Third, I swore an oath to the Constitution of the United States and embodied within that Constitution is the idea that says that all men and women are created equal. All men and women are created equal, no matter who you are, whether you are white or Black, Asian, Indian, no matter the color of your skin, no matter if you’re gay, straight or something in between. It doesn’t matter if you’re Catholic, Protestant, Muslim, Jew, or choose not to believe. None of that matters. It doesn’t matter what country you came from, what your last name is—what matters is we’re Americans. We’re all Americans. That under these colors of red, white, and blue—the colors that my parents fought for in World War II—means something around the world. It’s obvious to me that you don’t think of those colors the same way I do. It’s obvious to me that you don’t hold those values dear and the cause that I serve.
    And lastly it is my deeply held belief that you’re ruining the international order, and causing significant damage to our country overseas, that was fought for so hard by the Greatest Generation that they instituted in 1945. Between 1914 and 1945, 150 million people were slaughtered in the conduct of war. They were slaughtered because of tyrannies and dictatorships. That generation, like every generation, has fought against that, has fought against fascism, has fought against Nazism, has fought against extremism. It’s now obvious to me that you don’t understand that world order. You don’t understand what the war was all about. In fact, you subscribe to many of the principles that we fought against. And I cannot be a party to that. It is with deep regret that I hereby submit my letter of resignation.
    __________
    The letter was dated June 8th, a full week after Lafayette Square, but Milley still was not sure if he should give it to Trump. He was sending up flares, seeking advice from a wide circle. ... Most told him what Robert Gates, a former Secretary of Defense and C.I.A. chief, did: “Make them fire you. Don’t resign.” ...
    Milley put away the resignation letter in his desk and drew up a plan, a guide for how to get through the next few months. He settled on four goals: First, make sure Trump did not start an unnecessary war overseas. Second, make sure the military was not used in the streets against the American people for the purpose of keeping Trump in power. Third, maintain the military’s integrity. And, fourth, maintain his own integrity. In the months to come, Milley would refer back to the plan more times than he could count. ...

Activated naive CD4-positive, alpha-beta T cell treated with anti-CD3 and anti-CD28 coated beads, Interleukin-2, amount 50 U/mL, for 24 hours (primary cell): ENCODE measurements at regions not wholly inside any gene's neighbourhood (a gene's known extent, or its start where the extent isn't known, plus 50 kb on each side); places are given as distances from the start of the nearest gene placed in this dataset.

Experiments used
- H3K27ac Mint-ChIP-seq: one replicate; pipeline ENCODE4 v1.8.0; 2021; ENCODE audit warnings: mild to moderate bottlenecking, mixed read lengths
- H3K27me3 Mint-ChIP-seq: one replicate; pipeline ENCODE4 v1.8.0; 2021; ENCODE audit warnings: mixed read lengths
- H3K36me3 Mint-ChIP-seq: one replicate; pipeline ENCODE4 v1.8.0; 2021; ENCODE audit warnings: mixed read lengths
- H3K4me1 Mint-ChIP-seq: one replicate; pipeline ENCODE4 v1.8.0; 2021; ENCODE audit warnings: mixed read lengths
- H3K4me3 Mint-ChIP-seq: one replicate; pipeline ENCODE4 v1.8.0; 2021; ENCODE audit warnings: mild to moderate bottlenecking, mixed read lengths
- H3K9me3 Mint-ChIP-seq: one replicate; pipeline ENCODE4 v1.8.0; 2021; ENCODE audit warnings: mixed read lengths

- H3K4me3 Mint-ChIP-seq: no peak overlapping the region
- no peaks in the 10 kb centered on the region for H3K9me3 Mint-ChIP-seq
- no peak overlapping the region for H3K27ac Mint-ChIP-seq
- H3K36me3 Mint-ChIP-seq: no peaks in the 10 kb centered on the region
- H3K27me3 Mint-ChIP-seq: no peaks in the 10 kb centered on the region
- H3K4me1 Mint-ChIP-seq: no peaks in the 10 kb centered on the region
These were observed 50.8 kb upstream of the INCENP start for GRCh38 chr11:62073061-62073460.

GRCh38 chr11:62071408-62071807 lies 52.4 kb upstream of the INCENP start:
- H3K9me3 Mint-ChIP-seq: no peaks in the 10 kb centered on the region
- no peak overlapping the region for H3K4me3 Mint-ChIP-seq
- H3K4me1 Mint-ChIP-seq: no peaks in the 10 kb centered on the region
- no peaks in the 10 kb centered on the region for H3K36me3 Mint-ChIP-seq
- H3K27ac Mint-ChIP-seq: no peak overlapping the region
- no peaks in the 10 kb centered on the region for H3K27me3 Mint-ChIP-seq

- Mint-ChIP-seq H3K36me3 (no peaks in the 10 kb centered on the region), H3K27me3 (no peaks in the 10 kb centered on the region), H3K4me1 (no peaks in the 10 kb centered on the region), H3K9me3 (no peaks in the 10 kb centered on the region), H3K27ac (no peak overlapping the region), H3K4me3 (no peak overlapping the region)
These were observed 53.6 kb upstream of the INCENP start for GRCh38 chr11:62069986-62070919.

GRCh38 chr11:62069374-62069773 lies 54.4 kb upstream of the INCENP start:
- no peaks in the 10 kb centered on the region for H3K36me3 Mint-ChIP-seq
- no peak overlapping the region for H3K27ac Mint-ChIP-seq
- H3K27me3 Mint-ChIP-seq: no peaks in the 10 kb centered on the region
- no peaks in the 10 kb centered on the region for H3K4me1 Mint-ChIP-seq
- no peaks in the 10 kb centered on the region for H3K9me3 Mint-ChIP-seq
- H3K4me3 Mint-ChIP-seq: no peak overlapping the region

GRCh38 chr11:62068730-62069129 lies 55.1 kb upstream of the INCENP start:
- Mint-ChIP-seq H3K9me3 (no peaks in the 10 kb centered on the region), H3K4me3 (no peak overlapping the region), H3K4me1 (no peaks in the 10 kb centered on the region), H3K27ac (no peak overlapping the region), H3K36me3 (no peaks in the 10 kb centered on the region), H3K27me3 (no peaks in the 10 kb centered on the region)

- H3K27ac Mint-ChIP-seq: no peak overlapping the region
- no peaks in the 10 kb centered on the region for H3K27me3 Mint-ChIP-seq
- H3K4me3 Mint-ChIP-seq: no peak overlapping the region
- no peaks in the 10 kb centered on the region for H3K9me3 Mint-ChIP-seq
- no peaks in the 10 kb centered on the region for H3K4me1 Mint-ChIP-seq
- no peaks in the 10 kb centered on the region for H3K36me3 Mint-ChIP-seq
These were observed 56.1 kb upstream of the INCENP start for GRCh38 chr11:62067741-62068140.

By the evening of Monday, November 9th, Milley’s fears about a volatile post-election period unlike anything America had seen before seemed to be coming true. News organizations had called the election for Biden, but Trump refused to acknowledge that he had lost by millions of votes. The peaceful transition of power—a cornerstone of liberal democracy—was now in doubt. ...
    Both Esper and Milley found new purpose in waiting out the President. They resisted him throughout the summer, as Trump repeatedly demanded that active-duty troops quash ongoing protests, threatened to invoke the Insurrection Act, and tried to stop the military from renaming bases honoring Confederate generals. “They both expected, literally on a daily basis, to be fired,” Gates recalled. ...
    Milley and Pompeo were alarmed that the Defense Secretary was being replaced by Christopher Miller, until recently an obscure mid-level counterterrorism official at Trump’s National Security Council, who had arrived at the Pentagon flanked by a team of what appeared to be Trump’s political minders.
    For Milley, this was an ominous development. From the beginning, he understood that “if the idea was to seize power,” as he told his staff, “you are not going to do this without the military.” Milley had studied the history of coups. They invariably required the takeover of what he referred to as the “power ministries”—the military, the national police, and the interior forces.
    As soon as he’d heard about Esper’s ouster, Milley had rushed upstairs to the Secretary’s office. “This is complete bullshit,” he told Esper. Milley said that he would resign in protest. “You can’t,” Esper insisted. “You’re the only one left.” Once he cooled off, Milley agreed.